Calls from Teachers' Union for the government to prioritise teachers amidst fuel pump crisis

The NASUWT Teachers' Union have called on the government to make teachers a priority amidst the ongoing fuel pump crisis.

Wednesday, 29th September 2021, 4:45 am

With fuel pumps up and down the country currently lying empty and queues reaching hours in length there is growing concern that the education sector already hit so badly by the ongoing Coronavirus pandemic could be facing another body blow.

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Speaking today Dr Patrick Roach, General Secretary of the NASUWT-The Teachers' Union said:

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Drivers continue to queue at open petrol stations as the fuel pump crisis continues.

“Despite Government assurances to the contrary, the continuing impact of shortages on fuel station forecourts is expected to cause serious difficulties for the provision of education.

“Following many months of disruption, it is now of the utmost priority that the Government takes steps to ensure that schools and colleges remain open and that teachers and education support staff are able to get to work.”

In scenes closely mirroring the pre-lockdown panic buying of March 2020 motorists have rushed to fuel stations nationwide to fill up despite the government's insistence that there is plenty of fuel to go around with fuel tanker driver shortages the cause for the delay.

Dr Patrick Roach continued to express his concern regarding the potential impact on school staff stating: “For many teachers, the use of public transport is simply not an option, with many schools in areas that are not easily accessible other than by using private vehicles.

Principle Matthew Fitzpatrick of Morley Newlands Academy confirmed that whilst there have been no staff shortages, the school mini bus is on standby. Picture: James Hardisty.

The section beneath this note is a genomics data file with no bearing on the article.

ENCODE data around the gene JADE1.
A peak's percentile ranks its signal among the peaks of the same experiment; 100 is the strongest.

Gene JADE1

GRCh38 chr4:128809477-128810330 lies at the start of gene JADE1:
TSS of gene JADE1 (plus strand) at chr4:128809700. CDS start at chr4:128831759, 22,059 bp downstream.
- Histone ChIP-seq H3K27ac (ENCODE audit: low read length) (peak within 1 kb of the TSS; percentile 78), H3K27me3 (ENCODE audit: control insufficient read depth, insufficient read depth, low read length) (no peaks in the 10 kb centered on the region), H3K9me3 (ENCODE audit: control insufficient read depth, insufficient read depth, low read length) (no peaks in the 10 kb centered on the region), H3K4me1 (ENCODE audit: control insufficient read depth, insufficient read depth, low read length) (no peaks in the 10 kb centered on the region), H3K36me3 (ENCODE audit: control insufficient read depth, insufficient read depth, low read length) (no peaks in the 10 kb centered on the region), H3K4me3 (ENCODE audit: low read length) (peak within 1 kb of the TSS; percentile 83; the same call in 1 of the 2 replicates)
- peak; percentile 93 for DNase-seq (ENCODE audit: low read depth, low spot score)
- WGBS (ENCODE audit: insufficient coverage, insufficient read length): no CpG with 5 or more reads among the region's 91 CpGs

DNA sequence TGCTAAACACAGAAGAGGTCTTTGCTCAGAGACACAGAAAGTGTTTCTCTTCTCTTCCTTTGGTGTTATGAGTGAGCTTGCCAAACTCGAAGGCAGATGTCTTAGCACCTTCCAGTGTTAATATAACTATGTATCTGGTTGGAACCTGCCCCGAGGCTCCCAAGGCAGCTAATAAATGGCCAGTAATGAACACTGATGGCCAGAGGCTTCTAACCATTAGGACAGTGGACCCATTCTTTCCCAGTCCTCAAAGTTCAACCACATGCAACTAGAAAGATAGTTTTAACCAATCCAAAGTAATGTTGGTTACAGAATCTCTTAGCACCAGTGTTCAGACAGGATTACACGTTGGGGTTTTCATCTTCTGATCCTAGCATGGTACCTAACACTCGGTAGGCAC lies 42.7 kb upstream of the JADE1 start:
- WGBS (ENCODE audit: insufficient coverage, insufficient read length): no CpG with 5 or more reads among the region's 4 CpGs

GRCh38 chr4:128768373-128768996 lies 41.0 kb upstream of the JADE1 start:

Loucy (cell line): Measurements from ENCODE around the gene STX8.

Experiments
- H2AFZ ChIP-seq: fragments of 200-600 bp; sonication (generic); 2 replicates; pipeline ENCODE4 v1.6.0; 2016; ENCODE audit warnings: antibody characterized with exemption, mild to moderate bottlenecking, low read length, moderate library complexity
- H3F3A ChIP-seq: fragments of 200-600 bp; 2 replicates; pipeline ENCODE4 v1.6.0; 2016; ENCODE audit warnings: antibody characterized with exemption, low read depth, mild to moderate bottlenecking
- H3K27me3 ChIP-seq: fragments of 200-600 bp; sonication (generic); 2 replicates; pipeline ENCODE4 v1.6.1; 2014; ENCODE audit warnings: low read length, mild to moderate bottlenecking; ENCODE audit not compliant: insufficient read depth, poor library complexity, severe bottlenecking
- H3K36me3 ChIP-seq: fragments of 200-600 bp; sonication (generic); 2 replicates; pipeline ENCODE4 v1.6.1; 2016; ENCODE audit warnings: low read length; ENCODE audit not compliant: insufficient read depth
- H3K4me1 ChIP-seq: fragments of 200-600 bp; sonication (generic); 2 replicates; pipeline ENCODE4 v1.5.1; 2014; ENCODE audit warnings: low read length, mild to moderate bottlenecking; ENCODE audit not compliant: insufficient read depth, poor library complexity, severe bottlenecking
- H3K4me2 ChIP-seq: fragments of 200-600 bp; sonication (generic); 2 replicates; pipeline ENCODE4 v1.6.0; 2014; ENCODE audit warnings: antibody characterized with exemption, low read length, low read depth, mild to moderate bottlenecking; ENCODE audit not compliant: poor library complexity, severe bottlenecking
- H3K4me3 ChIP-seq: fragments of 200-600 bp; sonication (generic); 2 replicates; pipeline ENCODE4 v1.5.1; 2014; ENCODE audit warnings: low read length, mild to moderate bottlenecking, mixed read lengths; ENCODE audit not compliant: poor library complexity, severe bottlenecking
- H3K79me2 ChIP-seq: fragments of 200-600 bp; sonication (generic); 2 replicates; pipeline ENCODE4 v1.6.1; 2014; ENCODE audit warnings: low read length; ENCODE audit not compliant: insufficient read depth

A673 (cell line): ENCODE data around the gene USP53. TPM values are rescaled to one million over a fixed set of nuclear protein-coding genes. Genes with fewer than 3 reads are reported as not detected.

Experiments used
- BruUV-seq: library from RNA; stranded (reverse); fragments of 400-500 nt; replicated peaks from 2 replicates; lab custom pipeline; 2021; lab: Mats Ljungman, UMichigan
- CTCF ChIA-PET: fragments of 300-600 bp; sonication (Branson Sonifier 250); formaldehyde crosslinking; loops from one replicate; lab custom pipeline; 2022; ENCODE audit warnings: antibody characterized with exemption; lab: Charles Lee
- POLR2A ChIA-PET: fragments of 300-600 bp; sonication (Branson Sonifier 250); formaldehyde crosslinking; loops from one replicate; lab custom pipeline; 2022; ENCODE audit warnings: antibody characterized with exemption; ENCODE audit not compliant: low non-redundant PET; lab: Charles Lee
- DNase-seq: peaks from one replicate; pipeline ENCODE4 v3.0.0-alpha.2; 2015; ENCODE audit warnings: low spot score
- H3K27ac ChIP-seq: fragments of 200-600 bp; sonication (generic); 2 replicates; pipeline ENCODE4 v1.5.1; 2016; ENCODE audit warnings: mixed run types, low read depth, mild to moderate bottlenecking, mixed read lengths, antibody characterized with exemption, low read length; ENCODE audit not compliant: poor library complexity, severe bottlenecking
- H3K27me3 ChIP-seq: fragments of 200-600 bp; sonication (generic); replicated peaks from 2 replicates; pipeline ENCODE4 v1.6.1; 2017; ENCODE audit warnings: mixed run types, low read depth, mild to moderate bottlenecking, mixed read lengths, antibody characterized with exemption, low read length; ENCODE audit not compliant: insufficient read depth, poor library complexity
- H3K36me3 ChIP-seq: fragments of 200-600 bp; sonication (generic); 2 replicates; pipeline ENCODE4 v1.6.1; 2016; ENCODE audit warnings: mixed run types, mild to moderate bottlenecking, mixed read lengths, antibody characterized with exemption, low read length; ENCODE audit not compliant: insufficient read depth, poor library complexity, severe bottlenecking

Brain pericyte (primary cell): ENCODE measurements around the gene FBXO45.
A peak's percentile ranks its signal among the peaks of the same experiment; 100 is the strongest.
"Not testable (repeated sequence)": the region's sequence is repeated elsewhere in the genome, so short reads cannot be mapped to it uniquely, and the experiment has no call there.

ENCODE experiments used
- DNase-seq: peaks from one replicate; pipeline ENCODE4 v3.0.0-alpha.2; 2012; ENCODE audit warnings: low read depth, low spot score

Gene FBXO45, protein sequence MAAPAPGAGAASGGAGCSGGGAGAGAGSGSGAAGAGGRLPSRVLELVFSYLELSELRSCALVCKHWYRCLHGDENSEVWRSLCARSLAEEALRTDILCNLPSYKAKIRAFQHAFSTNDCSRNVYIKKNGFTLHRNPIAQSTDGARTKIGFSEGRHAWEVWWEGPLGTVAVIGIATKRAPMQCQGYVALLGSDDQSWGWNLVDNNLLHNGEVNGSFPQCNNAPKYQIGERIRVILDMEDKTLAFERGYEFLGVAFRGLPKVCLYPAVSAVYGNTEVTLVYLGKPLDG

“The Government must urgently consider making teachers a priority group for access to locally available petrol and diesel fuel supplies. Without such intervention, many teachers will struggle to get to their places of work on time, adding to the daily uncertainty and disruption faced by children and young people.”

Despite these concerns local schools have yet to report any staff shortages as a result of the problem although admitted contingency plans are in place should the situation worsen.

Matthew Fitzpatrick, Principle at Morley Newlands Academy commented: “No one is missing but the school do have a mini bus, which can be sent out to collect pupils or staff if the crisis were to get to that point.”

Similarly Francesca Robinson of the GORSE Trust confirmed that trust cars are available if needed stating: “No, everyone is in as far as I am aware. The trust does have private cars that could be dispatched but that hasn't been an issue yet.” - Francesca Robinson, GORSE Trust.

Meanwhile Sam Done, Principle at Hillcrest Primary said: “Most of our families walk as they live in the local community. For those who live further out it was a concern but it hasn't manifested.”

Elsewhere Usdaw (Union of Shop, Distributive and Allied Workers) have urged the public to respect staff in petrol station who cannot be held responsible for the current shortages.

Paddy Lillis the Usdaw General Secretary said: “It is deeply disturbing to see panic buying back and it reminds us of the dark days of the first lockdown. During that period retail staff suffered a doubling of abuse from customers and we do not want to see that repeated. Abuse should never be just a part of the job and there is no excuse for customers to take their frustrations out on staff.

He continued: “The empty shelves and empty petrol pumps that we’ve seen this week are entirely the fault of the Government and their complete failure to get a grip on supply issues. Yet who takes the brunt of people’s frustrations? It’s not Boris Johnson. It’s over-stretched, underpaid, exhausted workers who are doing their best in extremely difficult circumstances. The Government must take responsibility for this crisis.”

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